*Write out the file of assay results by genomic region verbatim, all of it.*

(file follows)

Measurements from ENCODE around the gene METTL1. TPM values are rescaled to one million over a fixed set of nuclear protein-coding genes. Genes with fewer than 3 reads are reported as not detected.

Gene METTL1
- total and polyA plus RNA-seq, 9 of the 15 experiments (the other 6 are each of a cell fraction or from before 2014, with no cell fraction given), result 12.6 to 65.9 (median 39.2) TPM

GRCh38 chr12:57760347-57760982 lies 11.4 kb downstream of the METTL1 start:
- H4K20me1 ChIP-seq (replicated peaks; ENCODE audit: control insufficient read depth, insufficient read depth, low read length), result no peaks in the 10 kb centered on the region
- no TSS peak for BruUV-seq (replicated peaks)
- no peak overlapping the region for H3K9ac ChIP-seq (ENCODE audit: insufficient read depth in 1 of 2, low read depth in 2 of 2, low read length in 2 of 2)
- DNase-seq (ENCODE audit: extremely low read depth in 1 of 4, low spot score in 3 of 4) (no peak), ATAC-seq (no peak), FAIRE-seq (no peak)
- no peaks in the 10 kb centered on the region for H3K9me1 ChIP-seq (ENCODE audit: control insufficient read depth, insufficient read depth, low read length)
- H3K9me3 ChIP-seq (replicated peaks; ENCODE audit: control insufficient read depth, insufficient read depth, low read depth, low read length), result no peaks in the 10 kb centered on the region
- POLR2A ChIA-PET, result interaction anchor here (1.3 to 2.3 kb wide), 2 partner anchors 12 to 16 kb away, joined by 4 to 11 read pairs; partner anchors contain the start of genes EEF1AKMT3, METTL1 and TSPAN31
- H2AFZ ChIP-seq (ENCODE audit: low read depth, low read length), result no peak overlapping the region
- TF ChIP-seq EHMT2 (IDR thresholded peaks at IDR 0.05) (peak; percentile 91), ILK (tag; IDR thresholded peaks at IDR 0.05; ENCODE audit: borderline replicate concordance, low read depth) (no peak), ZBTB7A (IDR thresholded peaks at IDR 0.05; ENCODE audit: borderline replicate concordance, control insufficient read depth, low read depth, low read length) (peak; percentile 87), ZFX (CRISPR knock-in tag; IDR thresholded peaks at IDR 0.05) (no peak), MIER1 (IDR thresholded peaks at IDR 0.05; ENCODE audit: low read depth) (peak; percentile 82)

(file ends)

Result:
Measurements from ENCODE around the gene METTL1. TPM values are rescaled to one million over a fixed set of nuclear protein-coding genes. Genes with fewer than 3 reads are reported as not detected.

Gene METTL1
- total and polyA plus RNA-seq, 9 of the 15 experiments (the other 6 are each of a cell fraction or from before 2014, with no cell fraction given), result 12.6 to 65.9 (median 39.2) TPM

GRCh38 chr12:57760347-57760982 lies 11.4 kb downstream of the METTL1 start:
- H4K20me1 ChIP-seq (replicated peaks; ENCODE audit: control insufficient read depth, insufficient read depth, low read length), result no peaks in the 10 kb centered on the region
- no TSS peak for BruUV-seq (replicated peaks)
- no peak overlapping the region for H3K9ac ChIP-seq (ENCODE audit: insufficient read depth in 1 of 2, low read depth in 2 of 2, low read length in 2 of 2)
- DNase-seq (ENCODE audit: extremely low read depth in 1 of 4, low spot score in 3 of 4) (no peak), ATAC-seq (no peak), FAIRE-seq (no peak)
- no peaks in the 10 kb centered on the region for H3K9me1 ChIP-seq (ENCODE audit: control insufficient read depth, insufficient read depth, low read length)
- H3K9me3 ChIP-seq (replicated peaks; ENCODE audit: control insufficient read depth, insufficient read depth, low read depth, low read length), result no peaks in the 10 kb centered on the region
- POLR2A ChIA-PET, result interaction anchor here (1.3 to 2.3 kb wide), 2 partner anchors 12 to 16 kb away, joined by 4 to 11 read pairs; partner anchors contain the start of genes EEF1AKMT3, METTL1 and TSPAN31
- H2AFZ ChIP-seq (ENCODE audit: low read depth, low read length), result no peak overlapping the region
- TF ChIP-seq EHMT2 (IDR thresholded peaks at IDR 0.05) (peak; percentile 91), ILK (tag; IDR thresholded peaks at IDR 0.05; ENCODE audit: borderline replicate concordance, low read depth) (no peak), ZBTB7A (IDR thresholded peaks at IDR 0.05; ENCODE audit: borderline replicate concordance, control insufficient read depth, low read depth, low read length) (peak; percentile 87), ZFX (CRISPR knock-in tag; IDR thresholded peaks at IDR 0.05) (no peak), MIER1 (IDR thresholded peaks at IDR 0.05; ENCODE audit: low read depth) (peak; percentile 82)